Author of the Week / 10 April 2024

Danijel Dragojević, the flowing hand

Author of the Week: Croatia

I first heard of Danijel Dragojević’s iconic debut in poetry Kornjača i drugi predjeli (1961), on a bus from my hometown of Split to Zagreb, from a girl who studied Croatian language and literature. I was in my very early twenties and I visited Zagreb for concerts, book readings, theatre and sometimes even love affairs. But this time I was going to pick up my first book of poetry, fresh out of the printing press, and once and for all decide if I was brave enough to step into literature through the main door, the assembly hall of the Faculty of Humanities and Social Sciences, as a student of comparative literature who knew a foreign language.

The girl’s name was Morena, and after we realised we would sit next to each other for the next five hours, we silently agreed to be travel buddies, and, once the trip was over, we would never see each other again as is the unspoken rule of such travel-made friendships. We started to chat, at first about ephemeral and not-so-personal stuff, but as the trip progressed, so did our conversation. She discovered that I was an awarded young poet and I found out that her favourite book of poetry was Kornjača i drugi predjeli. She asked me if I had read the book, and that was the start of many literary lies I told from that moment until I finally entered the assembly hall. Why, must one ask? One must.

Well, to come across as cool, well-read and sophisticated. Otherwise, what exactly had I been awarded for? I said, in an overly excited and histrionic manner, ‘Oh, yes! Yes, of course! I love that book! That book has changed my life. It is incredible!’ The truth was that, until I turned 23, Danijel Dragojević had been just a tiny dot on my reading list, and I was not the one to blame. It was all Dragojević’s work. Well, partially, it was also my upbringing. But in the so-called literary scene, he was the elusive one. Our literary canon can undoubtedly confirm my words.

Dragojević’s books are a rare find, which I discovered a day or two after my fateful trip with Morena. Kornjača i drugi predjeli and many of his other books were nowhere to be got. Bookshops – sold out. Second-hand book shops – put your name on the waiting list and then wage a bidding war when the owner calls you and says there are ten more interested parties. Ask a friend – well, they are all reluctant to lend you a book which they invested so much time, money and energy to acquire, because lending felt to them, I can only guess, as if they were giving me their prized family heirlooms.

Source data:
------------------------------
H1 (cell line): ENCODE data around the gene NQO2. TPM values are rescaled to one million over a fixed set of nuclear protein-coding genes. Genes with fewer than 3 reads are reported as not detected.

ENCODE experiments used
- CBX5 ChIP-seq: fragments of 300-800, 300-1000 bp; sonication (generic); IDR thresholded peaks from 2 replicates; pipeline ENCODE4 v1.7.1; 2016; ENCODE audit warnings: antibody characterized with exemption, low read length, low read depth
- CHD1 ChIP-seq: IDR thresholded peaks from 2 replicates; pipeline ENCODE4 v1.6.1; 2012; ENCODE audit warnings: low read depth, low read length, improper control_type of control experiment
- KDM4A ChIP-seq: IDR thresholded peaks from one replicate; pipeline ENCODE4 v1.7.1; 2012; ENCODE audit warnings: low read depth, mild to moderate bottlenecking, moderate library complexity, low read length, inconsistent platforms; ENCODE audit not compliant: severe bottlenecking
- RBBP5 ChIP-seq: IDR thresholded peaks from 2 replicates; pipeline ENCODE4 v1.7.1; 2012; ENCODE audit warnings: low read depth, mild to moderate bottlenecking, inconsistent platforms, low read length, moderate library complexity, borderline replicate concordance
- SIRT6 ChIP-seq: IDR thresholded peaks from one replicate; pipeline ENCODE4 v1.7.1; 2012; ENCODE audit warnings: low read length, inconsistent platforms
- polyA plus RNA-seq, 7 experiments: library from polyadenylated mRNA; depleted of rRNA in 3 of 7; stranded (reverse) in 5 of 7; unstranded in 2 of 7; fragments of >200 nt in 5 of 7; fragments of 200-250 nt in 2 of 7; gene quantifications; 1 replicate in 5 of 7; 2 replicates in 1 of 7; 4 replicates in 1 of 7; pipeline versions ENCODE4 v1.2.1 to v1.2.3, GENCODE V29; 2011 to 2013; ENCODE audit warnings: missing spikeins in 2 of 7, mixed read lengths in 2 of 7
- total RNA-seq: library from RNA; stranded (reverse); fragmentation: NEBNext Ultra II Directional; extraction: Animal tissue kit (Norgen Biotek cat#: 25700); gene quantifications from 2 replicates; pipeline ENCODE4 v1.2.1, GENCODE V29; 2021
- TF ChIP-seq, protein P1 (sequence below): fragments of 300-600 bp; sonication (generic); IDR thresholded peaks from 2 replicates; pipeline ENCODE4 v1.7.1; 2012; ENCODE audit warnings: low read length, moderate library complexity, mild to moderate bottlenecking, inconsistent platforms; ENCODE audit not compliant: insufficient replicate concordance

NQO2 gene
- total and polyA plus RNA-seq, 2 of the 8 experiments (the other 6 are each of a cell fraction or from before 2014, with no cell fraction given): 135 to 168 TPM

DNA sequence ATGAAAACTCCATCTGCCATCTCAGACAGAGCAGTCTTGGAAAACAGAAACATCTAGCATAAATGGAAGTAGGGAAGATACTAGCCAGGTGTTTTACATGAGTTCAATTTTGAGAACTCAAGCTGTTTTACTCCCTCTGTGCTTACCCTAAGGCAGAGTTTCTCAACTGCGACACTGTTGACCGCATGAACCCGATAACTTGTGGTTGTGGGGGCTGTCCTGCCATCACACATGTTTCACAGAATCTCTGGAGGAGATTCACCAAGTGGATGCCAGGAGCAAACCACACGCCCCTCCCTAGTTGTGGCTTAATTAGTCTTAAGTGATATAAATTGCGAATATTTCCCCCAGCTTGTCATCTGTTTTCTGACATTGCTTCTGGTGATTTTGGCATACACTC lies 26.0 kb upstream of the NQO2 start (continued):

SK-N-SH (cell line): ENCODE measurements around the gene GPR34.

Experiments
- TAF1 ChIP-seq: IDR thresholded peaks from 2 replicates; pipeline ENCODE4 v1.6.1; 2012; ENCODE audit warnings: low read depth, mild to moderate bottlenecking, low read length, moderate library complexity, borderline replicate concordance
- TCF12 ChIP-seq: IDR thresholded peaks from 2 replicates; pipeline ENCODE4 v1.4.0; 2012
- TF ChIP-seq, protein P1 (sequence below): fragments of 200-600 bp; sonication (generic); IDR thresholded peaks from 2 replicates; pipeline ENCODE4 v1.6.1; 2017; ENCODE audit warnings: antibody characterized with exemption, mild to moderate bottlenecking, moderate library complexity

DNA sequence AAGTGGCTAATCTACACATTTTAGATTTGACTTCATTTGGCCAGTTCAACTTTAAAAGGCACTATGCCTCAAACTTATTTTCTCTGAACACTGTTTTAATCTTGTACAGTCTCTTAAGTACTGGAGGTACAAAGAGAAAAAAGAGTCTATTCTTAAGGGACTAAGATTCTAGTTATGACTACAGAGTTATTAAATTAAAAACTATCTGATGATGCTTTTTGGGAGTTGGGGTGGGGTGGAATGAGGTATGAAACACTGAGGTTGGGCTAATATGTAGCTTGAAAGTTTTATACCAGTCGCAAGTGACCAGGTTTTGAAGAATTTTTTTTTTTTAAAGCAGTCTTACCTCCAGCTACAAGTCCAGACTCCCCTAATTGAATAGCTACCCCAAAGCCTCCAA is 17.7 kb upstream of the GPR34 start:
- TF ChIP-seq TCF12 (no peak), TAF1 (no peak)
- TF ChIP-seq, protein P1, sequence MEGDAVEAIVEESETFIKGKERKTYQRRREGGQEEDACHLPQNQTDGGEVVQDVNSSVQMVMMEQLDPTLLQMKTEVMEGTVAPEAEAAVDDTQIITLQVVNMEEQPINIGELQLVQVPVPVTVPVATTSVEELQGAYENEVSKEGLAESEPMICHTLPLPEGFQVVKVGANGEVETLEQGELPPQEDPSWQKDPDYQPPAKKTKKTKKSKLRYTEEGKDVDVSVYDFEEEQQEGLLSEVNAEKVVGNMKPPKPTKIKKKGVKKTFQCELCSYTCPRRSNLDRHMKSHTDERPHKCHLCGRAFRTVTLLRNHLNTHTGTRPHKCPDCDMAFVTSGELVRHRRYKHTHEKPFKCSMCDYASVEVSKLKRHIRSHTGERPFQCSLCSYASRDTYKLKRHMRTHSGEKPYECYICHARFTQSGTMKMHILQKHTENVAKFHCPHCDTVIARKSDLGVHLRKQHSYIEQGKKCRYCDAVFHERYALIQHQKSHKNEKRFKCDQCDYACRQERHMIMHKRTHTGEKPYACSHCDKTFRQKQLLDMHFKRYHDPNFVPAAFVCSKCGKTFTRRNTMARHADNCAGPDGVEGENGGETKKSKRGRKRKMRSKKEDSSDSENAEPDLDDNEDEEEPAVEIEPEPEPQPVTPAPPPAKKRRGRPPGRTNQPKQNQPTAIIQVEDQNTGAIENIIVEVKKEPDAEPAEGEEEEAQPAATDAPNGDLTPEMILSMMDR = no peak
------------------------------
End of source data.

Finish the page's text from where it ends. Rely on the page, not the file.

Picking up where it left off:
Dragojević was well known in the publishing circles as an author who never allowed his books to be reprinted. And if I wanted to read them, the only solution was to travel from Gajnice, the westernmost part of the city, to Dubrava, the easternmost part, to borrow a copy from the local branch of the Zagreb City Library. It is a fun thing to borrow a book from a library, to own it for 20 days, maybe 40 if you extend the return deadline. I did precisely that with some of Dragojević’s books. After I graduated, enjoyed a long and productive literary career and eventually went on a poetic hiatus, I returned to Dragojević in my late thirties. 

All that time I wanted to go back to writing poetry, I was deeply troubled by the absence of it in my life. I still don’t quite understand why, but I needed my colleagues, I needed my readers, I needed a breath of life that one could only breathe in the presence of one’s peers. I needed to feel as if all the waiting – and I had waited for 13 years between my two books – was worth it. Worth what? Who knows? The waiting was not really waiting, I only call it that. It was actually hard work and nothing else. But once my second book was out, I felt as if something had shifted in me and catapulted me back into the public eye, if I indeed ever was in the public eye as a very young female poet. But I often think about what it was that Dragojević needed when he became a recluse? He withdrew from public life in the early 1990s, after receiving Goranov vijenac, Croatia’s most prestigious poetry award. But on a personal level, when did Dragojević feel the need to distance himself from the things I admit I very much needed during my hiatus? We will never find out as Dragojević is no longer with us. And we wouldn’t find out even he were.